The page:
Mr Peter Esele, former President, Trade Union Congress (TUC) has requested the Federal Government to borrow for capital project, rather than for consumption.
Esele, also a public affairs commentator, made the request on Wednesday, in an interview with the News Agency of Nigeria (NAN) in Benin.
He was speaking on the backdrop of the 2022 budget proposal recently presented by President Mohammadu Buhari to the National Assembly (NASS).
He noted that from the proposed budget, it was evident that the country was borrowing for consumption rather than for capital projects.
This, he said, was evident in the comparison between the proposed allocations for recurrent and capital expenditure.
He noted that the recurrent expenditure in the proposed budget was almost half of the entire budget.
According to him, this was not a recipe for sustainable development, because with recurrent expenditure taking larger chunk of the total budget it showed that the country was borrowing to fund its consumption.
President Buhari had on Oct. 7, presented a proposed budget of N16.39 trillion before the National Assembly for 2022, fiscal year.
A breakdown of the budget had shown that N6.83 trillion would be spent on recurrent expenditure while N5.35 trillion would be spent on capital expenditure.
Esele, therefore, said if the country was serious about development, there was need for a reduction in the recurrent expenditure.
He noted that in other parts of the world recurrent expenditures were not more than 20 per cent of budgets.
“So, if you are spending so much on recurrent like it’s evident in the 2022 proposal, then what do you have left for development?
“Looking at the budget for capital expenditure, it is as if we are treading on water.“I am not saying that there will be no progress, but where the world is making five steps forward, we will be making just a step, which means we would not be making progress as we should.”
The former TUC president also noted that the debt servicing by the country was equally high.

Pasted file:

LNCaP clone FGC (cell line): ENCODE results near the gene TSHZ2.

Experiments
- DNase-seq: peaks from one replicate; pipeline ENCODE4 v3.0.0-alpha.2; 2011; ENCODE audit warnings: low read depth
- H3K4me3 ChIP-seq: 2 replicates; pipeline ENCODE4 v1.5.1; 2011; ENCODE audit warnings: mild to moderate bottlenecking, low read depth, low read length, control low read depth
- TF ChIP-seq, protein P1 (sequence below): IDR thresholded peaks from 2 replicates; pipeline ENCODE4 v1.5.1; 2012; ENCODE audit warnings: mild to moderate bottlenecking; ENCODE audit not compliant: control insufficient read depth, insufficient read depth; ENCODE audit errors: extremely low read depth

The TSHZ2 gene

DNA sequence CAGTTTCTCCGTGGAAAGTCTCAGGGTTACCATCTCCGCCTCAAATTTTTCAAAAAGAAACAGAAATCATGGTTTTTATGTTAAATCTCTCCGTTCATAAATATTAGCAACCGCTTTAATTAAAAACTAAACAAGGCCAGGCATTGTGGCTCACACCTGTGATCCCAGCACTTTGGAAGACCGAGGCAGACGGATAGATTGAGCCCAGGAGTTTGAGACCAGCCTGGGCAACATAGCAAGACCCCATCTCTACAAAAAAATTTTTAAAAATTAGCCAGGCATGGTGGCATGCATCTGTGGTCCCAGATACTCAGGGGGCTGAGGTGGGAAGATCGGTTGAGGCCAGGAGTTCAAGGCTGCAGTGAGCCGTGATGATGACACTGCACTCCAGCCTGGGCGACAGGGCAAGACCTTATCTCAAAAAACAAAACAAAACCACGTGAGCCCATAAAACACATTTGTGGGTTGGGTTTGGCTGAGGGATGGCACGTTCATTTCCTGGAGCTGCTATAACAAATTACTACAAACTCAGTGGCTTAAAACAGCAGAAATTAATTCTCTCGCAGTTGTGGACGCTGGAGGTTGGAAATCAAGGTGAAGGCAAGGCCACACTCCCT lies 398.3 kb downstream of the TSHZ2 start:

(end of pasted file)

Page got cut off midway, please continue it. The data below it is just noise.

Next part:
He, therefore, advised for a pro-active action by the government in managing the nation’s debt.
He, however, lauded President Buhari for prioritisiing Security and Education in 2022 budget proposal, noting that three fundamental sectors, which include education, security and health drove a country.
He stressed that those three sectors were foundational because if they were well laid out, it would become easier for investors to bring their investment to the country’s economy.
“After prioritising these three, infrastructure is expected to be next, because ordinarily, a robust, healthy and educated society would guarantee everything and it’s a panacea for growth.
“Adequate security gives room for investors to invest in your country and aid development, but without security, there will be no investment, and then poverty thrives.
“Talking about eradicating poverty, when allocation for Social Development/poverty eradication is higher than allocation for health it means you are dealing with the symptom and not the cause.
“So, it would be appropriate to deal with the cause of a problem rather than treating the symptom,” he said.
Esele said that with huge budgetary allocation for Social Development/poverty eradication, the citizens should know those who had benefitted from it.
He, therefore, advised that there was need for accurate records and data to be made available for Nigerians and to also know the Key Performance Indicators (KPI), in order to know its benefits to the economy.
The former TUC president also faulted the huge allocation to the national assembly.
According to him allocating N134 billion to the NASS is way too much, because it amount to spending a whooping 0.82 per cent of our total budget on just 456 persons.
“This means it’s costing the country more than N200 million to maintain each NASS member.
“Let’s ask ourselves what are they spending such amount of money for and on?“That is why they have not been able to earn the respect of Nigerians because each time they act as if they are above the law and appropriate whatever they like to themselves.
“Nigerians should begin to ask questions,” he said.
He further noted that the country’s budgetary system was opaque as some of the things budgeted for in 2020 were budgeted for again in 2021, and were still included in the proposed budget.